iMac models from the early 2008 use faster 800 Mhz memory PC2-6400 (compared to 667 Mhz modules used in 2007 iMacs). Although the above suggested 667 Mhz modules for iMac 2007 will work in your iMac 2008 (provided both memory modules are 667Mhz) you should really look into getting the faster 800 Mhz memory - therefore the appropriate memory modules going into iMac 20" and iMac 24" aluminum 2008 models are the following (1 GB or 2 GB modules, DDR2, 800 MHz, SO-DIMM 200 pin, unbuffered):
RAM for iMac 20in, 24in 2008 models
|For 6 GB upgrade use one 2GB 800 Mhz module and one 4GB 800 Mhz module.|
This model as well can be upgradd to 6 GB RAM in total.
In order to max out your iMac 2008 memory to 6 GB you will need one 2GB 800Mhz unbuffered so-dimm and one 4GB 800Mhz unbuffered so-dimm memory module complying to PC2-6400 specification (choose from the above).
iMac models from the early 2009 use newer DDR3 memory running at 1066 Mhz memory PC3-8500. Memory modules for iMac 2009 are not compatible with iMac 2007 or iMac 2008 models. iMac early 2009 (20" and 24" inch - non-wide screens) can be maxed out to 8GB RAM memory in total.
RAM for iMac 20in, 24in early 2009 models
iMac 2009 can be maxed out to 8 GB of RAM memory -- for which you will need two (2) 4GB memory modules 2x4GB 1066Mhz unbuffered so-dimm complying to PC3-8500 specification (choose from the above).
iMac models from the late 2009, 2010 and 2011, use even faster DDR3 memory running at 1333 Mhz memory PC3-10600. Unlike their predecessor, these iMac models have four (4) memory bays available and can be maxed out to 16GB of RAM memory.
Therefore the appropriate memory modules going into iMac 21.5" and iMac 27" wide-screen aluminum late 2009, 2010 and 2011 models are the following (2 GB or 4 GB modules, DDR3, 1333 MHz, SO-DIMM 204 pin, unbuffered):
RAM for iMac 21.5in, 27in late 2009, 2010, 2011 models
|For 16 GB upgrade use four (4) x 4GB 1333 Mhz modules .|
iMac late 2009, 2010 and 2011 can be maxed out to 16 GB of RAM memory -- for which you will need four (4) memory modules 4GB 1333Mhz unbuffered so-dimm complying to PC3-10600 specification (choose from the above).
Please note that for iMacs 2007 and 2008 models you should not mix 667 Mhz and 800 Mhz modules - either your both memory modules should be 667 Mhz, or they should both be 800 Mhz, but do not combine 667 Mhz and 800 Mhz modules at the same time as you cannot have two memory modules working at different speeds simultaneously - your machine is likely to crash often or not boot at all!
iMac early 2009 uses only 1066 Mhz (DDR3) memory modules - these are not compatible with previous models (2007, 2008).
iMac late 2009, 2010 and 2011 uses 1333Mhz (DDR3) memory modules - these are not compatible with previous models (2007, 2008, early 2009)
|You also want both modules from the same manufacturer with exactly the same specifications (specifically CAS - CL latency) - even if you install two memory modules from the same manufacturer with the correct Mhz speed, if they differ in CAS - CL latency your machine is likely act up! This is important to take into consideration if you already have an existing module and would like to add an additional module - make sure you get exactly the same module as the one you already have OR throw out the existing module (i.e. sell on eBay) and install both new modules of the same manufacturer and specification - in such case your iMac memory upgrade will be a 100% success!!!|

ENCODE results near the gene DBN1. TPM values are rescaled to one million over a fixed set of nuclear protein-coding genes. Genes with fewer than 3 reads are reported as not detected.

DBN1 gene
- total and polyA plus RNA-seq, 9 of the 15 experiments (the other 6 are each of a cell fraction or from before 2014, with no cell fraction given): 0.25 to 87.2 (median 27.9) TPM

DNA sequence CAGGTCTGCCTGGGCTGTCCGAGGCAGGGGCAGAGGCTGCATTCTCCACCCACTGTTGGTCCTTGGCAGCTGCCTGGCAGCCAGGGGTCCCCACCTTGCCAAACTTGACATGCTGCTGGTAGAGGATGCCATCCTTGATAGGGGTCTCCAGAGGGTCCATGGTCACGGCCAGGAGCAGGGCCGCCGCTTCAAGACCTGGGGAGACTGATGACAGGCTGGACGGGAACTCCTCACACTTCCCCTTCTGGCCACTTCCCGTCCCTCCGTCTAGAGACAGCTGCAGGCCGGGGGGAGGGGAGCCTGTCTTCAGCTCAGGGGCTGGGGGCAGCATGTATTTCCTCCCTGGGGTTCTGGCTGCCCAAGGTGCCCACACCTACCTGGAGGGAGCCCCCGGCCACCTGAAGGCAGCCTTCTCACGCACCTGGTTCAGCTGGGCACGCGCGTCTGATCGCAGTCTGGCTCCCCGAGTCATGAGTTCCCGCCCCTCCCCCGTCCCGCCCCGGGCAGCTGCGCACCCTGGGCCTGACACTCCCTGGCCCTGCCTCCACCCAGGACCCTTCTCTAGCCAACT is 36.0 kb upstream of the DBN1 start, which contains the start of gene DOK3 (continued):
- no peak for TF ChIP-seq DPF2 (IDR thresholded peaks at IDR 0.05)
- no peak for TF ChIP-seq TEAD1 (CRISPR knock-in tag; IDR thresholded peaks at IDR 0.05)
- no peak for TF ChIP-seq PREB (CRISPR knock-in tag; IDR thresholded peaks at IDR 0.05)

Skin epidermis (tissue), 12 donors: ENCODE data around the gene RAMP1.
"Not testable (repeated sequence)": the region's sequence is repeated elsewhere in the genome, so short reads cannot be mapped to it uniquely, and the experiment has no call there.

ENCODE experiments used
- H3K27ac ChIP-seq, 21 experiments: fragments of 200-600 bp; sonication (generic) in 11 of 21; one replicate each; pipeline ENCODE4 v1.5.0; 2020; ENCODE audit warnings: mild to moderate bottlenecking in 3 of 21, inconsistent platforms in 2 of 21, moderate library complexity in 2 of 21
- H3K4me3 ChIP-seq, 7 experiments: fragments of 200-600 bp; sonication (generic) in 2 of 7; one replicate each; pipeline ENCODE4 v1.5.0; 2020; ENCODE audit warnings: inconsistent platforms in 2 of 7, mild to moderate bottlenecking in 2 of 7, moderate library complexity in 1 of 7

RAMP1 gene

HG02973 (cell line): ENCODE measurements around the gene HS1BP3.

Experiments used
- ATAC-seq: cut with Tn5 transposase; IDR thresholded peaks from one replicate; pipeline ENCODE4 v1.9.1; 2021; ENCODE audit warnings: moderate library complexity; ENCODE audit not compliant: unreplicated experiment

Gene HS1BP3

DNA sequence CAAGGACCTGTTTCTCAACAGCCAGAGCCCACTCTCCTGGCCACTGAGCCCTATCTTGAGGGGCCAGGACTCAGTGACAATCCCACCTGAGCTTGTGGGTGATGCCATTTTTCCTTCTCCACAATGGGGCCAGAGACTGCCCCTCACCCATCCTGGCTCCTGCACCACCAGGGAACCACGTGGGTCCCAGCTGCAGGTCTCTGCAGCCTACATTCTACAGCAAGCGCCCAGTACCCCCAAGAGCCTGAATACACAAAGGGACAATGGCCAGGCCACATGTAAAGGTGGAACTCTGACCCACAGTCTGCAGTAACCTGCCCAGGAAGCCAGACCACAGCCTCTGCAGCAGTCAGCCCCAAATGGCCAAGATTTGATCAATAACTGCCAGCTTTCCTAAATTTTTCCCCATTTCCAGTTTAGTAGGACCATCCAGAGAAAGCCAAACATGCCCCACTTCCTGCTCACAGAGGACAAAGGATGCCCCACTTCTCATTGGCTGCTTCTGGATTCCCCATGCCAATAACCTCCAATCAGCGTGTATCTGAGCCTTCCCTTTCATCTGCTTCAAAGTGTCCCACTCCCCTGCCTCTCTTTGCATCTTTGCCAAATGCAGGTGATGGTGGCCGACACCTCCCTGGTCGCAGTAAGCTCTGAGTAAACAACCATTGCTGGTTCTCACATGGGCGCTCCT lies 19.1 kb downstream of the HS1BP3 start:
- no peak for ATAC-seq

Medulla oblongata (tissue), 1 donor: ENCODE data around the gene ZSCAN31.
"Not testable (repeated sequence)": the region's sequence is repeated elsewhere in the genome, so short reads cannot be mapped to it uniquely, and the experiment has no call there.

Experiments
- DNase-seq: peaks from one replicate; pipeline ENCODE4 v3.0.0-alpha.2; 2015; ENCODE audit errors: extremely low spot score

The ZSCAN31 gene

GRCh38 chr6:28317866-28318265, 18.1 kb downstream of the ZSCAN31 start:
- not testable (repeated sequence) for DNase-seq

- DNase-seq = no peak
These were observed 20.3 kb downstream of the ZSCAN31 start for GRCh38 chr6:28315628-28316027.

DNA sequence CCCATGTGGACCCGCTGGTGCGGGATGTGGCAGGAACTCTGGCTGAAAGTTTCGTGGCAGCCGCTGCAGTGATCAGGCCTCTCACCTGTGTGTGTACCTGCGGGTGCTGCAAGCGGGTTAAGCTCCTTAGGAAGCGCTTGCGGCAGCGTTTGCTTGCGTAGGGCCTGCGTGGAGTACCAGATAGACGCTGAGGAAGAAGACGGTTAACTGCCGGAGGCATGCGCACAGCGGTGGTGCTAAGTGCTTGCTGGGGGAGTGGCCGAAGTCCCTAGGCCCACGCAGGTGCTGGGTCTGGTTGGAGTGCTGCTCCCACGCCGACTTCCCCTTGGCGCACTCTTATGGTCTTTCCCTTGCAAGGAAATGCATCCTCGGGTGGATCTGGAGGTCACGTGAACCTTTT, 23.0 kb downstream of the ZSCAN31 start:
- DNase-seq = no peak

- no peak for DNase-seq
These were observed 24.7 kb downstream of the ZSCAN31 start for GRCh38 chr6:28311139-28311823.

Apple Welcomes you Back to School
Finally, as you've just installed a blank hard drive, you need to install OS X operating system on your iMac. Please note that if you have Leopard upgrade DVD, you will need to install Tiger first, and then upgrade the system to Leopard.
Update: One of our readers mentions that you can install OS X from the upgrade DVD version without previously installing Tiger if you select Time Machine Backup, and then cancel it by going back - at that point the upgrade DVD will allow you to install OS X on a blank hard drive without prior OS installed.
On the other hand, if you have the full version of Leopard OS X, just go ahead and pop in the DVD, turn on your iMac and it will boot from the DVD - just follow the instructions on the screen to install the operating system.
Please note that once you are booted to OS X Leopard installation you will need to start the Disk Utility in order to partition and format your new 1TB, 1.5TB or 2TB hard drive.
You might also want to consult Leopard OS X installation guide from Apple.
Update: In order to transfer data from your old hard drive, you can place your old hard drive into USB external case, connect it to your iMac and start Utilitie, Migration Assistant. If you've used Time Machine for backups, you can also recover you data from Time Machine utilizing the Migration Assistant.
Once you install the OS X, in order to verify the hard disk installation you need to click on the Apple logo (upper left corner), About This Mac, More Info, then Serial-ATA (or simply start System Profiler application from the Utilities folder).
In order to verify the amount of memory (RAM) installed, click on the Apple logo and select About This Mac.